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NCORE Conference Addresses Race and Ethnicity in Higher Education

by Nathalie Godfrey

 

Belinda Biscoe Boni

Belinda Biscoe Boni, associate vice president of community outreach in the College of Continuing Education at the University of Oklahoma, says NCORE is a life-changing experience.

NEW ORLEANS — On Wednesday, the annual National Conference on Race and Ethnicity in American Higher Education kicked off with more than 2,500 attendees convening on the Hilton New Orleans Riverside Hotel.

Originally launched by the University of Oklahoma 26 years ago, NCORE engages students, administrators, professors and leaders in higher education in a series of seminars, workshops and keynote addresses that foster open discussions and relationship building. Its mission is to ameliorate racial and ethnic relations, help colleges and universities to engender more inclusive and welcoming milieus and expand opportunities for historically underrepresented groups in higher education.

Dr. Belinda P. Biscoe Boni, associate vice president of community outreach in the College of Continuing Education at the University of Oklahoma, noted that NCORE is “much more than just a conference,” but what she describes as a life-changing experience.

“It is perhaps the most diverse educational conference out there,” said Biscoe Boni, “and even though NCORE started to address issues of race and diversity, we realize the landscape is changing in the collegiate environment and we address the intersections of individual differences regardless of what those differences may be.

“The conference isn’t just a one-time event,” Biscoe Bonie continued. “The real work begins when you (attendees) go back home. What happens after the conference is most important.”

First time attendee Yolany Gonell, assistant director of the Cross Cultural Center at Stetson University in DeLand, Fla., agreed with the importance of NCORE and the connections she looks to form during the conference.

“NCORE is one of the only conferences to feature budding advocates and professionals,” she said. “This is a unique conference that addresses real issues — issues that are more than superficial. NCORE creates a pathway for professionals to have those difficult conversations around sensitive subjects and also an opportunity for higher education professionals to advance in their careers.”

Gonell, along with both new and seasoned professionals, are able to take advantage of more than just offerings through the presented sessions and structured conference activities.

“My biggest motivation for being here is finding mentors, people who I can invite to my campus to share and discuss issues about the intersection of race and identity,” Gonnell said.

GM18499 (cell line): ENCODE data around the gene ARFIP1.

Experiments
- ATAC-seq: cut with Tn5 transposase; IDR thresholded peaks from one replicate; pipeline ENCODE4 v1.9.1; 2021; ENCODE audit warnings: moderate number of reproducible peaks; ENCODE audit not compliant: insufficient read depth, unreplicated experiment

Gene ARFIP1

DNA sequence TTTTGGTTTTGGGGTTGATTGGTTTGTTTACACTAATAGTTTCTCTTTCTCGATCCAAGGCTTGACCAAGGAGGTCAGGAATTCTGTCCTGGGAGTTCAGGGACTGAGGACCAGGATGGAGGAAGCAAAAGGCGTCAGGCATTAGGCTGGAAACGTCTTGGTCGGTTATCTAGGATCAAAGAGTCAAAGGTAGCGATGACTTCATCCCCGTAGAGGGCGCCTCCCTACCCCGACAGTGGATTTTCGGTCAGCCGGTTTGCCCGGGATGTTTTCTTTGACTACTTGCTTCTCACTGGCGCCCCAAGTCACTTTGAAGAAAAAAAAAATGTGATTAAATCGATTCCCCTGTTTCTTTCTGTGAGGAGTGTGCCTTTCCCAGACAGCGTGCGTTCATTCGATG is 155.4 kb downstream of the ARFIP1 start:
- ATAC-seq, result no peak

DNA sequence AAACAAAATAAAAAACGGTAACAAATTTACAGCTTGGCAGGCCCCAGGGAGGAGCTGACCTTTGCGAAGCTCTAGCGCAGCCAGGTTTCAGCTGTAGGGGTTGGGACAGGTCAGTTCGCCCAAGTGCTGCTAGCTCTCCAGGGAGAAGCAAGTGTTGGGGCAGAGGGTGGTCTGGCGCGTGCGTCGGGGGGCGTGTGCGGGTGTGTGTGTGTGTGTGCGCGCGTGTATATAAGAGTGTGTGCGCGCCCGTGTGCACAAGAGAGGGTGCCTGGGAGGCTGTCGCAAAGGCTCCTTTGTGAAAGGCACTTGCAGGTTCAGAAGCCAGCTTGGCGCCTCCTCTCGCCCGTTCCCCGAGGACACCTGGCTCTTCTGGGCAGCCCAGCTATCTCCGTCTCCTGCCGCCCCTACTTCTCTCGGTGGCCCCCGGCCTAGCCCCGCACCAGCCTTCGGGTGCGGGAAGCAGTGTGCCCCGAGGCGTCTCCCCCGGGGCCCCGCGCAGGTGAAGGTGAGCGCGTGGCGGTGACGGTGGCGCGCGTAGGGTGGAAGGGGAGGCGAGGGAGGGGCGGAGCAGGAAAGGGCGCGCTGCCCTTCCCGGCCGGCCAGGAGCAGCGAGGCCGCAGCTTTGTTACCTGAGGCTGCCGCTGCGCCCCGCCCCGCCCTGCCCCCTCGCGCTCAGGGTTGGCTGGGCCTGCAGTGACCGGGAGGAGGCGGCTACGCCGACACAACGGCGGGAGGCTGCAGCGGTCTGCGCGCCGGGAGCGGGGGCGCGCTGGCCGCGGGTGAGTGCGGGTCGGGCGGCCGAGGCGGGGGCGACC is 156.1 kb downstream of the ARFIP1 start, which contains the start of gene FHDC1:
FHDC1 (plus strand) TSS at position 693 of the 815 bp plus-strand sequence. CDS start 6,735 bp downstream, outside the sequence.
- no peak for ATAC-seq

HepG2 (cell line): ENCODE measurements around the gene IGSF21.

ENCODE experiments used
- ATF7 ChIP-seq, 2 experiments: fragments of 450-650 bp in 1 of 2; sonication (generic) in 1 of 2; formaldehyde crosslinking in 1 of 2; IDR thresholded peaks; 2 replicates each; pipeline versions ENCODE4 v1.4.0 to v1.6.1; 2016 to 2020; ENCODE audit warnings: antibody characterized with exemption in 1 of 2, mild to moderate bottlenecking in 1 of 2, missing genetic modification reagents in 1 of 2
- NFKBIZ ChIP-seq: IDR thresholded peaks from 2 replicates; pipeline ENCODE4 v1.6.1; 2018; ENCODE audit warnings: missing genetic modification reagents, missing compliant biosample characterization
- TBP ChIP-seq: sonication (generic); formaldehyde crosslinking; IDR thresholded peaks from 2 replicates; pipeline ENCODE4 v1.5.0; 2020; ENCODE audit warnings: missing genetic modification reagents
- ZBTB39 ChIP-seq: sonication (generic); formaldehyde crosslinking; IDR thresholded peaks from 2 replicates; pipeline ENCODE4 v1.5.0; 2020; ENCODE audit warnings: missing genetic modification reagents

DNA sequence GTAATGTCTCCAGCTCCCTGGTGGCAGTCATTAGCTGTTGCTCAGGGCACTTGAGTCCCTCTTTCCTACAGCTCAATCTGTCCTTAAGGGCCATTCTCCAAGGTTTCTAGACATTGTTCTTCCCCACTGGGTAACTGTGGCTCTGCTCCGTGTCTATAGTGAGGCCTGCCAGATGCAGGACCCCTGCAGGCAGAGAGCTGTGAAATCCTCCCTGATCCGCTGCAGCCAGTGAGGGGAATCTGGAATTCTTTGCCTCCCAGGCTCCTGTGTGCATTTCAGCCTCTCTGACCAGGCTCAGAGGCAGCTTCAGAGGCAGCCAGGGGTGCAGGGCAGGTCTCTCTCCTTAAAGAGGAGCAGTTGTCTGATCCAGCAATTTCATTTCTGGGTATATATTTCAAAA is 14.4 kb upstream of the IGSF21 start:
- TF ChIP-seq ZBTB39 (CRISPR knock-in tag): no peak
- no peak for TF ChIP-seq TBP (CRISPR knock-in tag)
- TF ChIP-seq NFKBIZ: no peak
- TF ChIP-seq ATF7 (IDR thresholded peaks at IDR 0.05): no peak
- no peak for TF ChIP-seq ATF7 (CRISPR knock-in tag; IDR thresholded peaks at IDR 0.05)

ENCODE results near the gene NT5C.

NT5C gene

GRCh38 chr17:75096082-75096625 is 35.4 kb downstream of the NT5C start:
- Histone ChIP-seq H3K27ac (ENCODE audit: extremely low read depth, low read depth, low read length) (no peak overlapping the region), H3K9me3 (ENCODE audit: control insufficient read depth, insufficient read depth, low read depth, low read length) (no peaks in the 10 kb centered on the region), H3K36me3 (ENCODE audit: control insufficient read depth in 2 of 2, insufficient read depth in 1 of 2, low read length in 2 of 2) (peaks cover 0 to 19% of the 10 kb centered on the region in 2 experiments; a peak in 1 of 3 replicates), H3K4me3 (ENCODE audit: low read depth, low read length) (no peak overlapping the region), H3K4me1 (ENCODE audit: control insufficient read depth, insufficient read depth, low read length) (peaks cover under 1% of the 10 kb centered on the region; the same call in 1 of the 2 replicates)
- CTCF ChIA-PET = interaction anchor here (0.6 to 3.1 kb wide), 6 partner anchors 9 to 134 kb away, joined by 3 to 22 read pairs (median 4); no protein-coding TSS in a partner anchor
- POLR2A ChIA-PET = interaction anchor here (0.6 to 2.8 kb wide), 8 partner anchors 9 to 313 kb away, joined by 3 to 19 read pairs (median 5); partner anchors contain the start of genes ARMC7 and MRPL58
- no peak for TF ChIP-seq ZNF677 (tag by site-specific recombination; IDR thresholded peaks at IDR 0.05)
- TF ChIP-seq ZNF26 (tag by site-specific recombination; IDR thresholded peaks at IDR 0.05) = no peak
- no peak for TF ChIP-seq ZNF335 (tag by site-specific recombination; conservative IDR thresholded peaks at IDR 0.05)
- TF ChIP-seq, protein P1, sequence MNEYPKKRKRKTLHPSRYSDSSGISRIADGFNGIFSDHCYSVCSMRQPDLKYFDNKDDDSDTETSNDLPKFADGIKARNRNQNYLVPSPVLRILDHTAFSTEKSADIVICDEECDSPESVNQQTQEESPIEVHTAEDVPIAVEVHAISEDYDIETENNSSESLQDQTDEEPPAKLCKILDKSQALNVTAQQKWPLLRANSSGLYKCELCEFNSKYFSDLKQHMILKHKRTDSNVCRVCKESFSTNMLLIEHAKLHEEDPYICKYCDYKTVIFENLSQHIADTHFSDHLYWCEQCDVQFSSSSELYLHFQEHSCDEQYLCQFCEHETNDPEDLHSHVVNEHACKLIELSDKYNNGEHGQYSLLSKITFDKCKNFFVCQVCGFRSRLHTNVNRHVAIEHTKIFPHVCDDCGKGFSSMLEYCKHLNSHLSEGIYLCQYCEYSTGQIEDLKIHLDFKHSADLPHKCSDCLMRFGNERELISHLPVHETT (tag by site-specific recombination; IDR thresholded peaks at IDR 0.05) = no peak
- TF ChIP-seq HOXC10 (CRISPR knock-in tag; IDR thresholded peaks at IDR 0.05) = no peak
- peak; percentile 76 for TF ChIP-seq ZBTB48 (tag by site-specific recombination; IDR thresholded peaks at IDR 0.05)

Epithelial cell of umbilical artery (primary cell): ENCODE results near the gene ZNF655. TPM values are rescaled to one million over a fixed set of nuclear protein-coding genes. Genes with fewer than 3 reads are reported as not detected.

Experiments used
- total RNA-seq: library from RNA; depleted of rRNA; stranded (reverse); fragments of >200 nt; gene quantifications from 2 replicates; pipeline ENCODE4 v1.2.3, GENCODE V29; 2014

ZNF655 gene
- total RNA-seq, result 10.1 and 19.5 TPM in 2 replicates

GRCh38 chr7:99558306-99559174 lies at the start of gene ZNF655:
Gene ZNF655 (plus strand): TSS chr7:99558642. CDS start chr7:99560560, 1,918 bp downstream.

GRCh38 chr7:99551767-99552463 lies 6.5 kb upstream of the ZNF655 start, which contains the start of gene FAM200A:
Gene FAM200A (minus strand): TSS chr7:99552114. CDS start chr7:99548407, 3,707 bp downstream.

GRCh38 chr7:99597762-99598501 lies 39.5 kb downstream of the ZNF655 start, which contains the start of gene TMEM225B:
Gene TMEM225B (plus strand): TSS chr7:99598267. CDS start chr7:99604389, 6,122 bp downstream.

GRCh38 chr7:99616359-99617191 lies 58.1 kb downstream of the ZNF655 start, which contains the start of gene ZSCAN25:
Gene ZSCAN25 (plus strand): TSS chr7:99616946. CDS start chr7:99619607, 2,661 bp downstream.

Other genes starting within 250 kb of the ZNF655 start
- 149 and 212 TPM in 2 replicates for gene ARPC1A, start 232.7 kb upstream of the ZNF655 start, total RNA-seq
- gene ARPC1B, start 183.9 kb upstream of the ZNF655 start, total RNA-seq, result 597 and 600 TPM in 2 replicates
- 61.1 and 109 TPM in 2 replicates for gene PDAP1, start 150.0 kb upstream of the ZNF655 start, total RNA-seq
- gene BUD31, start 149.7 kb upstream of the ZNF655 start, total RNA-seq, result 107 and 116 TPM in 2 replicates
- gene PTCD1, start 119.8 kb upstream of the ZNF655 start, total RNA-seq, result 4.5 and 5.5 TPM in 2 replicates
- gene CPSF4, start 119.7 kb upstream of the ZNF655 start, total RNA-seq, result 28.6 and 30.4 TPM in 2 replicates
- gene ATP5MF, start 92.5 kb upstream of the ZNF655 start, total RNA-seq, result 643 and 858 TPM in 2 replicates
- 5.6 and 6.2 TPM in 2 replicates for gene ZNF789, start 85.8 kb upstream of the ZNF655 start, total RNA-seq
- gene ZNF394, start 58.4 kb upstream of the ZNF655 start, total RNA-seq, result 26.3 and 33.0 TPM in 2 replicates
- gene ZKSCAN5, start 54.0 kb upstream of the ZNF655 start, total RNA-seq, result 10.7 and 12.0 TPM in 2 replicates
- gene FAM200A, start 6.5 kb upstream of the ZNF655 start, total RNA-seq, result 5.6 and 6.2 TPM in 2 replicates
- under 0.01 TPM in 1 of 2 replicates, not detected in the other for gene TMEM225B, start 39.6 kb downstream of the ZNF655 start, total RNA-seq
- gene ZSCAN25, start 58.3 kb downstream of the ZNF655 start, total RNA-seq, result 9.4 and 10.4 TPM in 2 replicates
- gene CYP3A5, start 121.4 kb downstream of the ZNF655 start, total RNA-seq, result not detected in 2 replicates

In addition to professionals, students are also on hand to take advantage of the NCORE experience.

“I am excited about all that NCORE has to offer, and I am looking forward to maximizing my time at the conference,” said Tennessee Loy, president of the Native American Student Association at Northeastern State University in Tahlequah, Okla. “For me, it’s all about being here to learn from others, learning from their mistakes and being informed about issues facing higher education.”

The conference touches on a wide range of issues spanning from institutional change to retaining diverse staffs; understanding and valuing differences; and understanding and meeting the unique needs of different racial and ethnic groups on campus. A specific focus for this year’s conference centers on understanding the issues in improving minority interest and success in science, technology, engineering and mathematics.

“There are still disproportionate rates of African-American and Latina students who are going into the STEM areas and the reality is we have a low number of students in the dominant culture, as well, but the reality is our minority students are going into those areas to even a lesser extent,” said Biscoe Boni.

Despite the many benefits of the conference, as described by Biscoe Boni and others, Biscoe Boni said she still finds it frustrating to have to explain the need for NCORE and conferences like it.

“As a child who grew up in the segregated South during Jim Crow, it bothers me that people think that we have eradicated the vestiges of what that does to a group of people,” she explains. “We have to recognize that when a collective group has been held back regardless of race, or any way you hold a group back, it creates issues of disproportionality. It’s going to take many, many generations to continue minimizing those inequities and the disproportionality of how some groups are impacted.”

For Biscoe Boni, her work with NCORE is not only her profession, but it also brings her a personal sense of fulfillment. She hopes her passion will translate to all the attendees at this year’s NCORE conference and for many years to come.

NCORE will continue through June 1.

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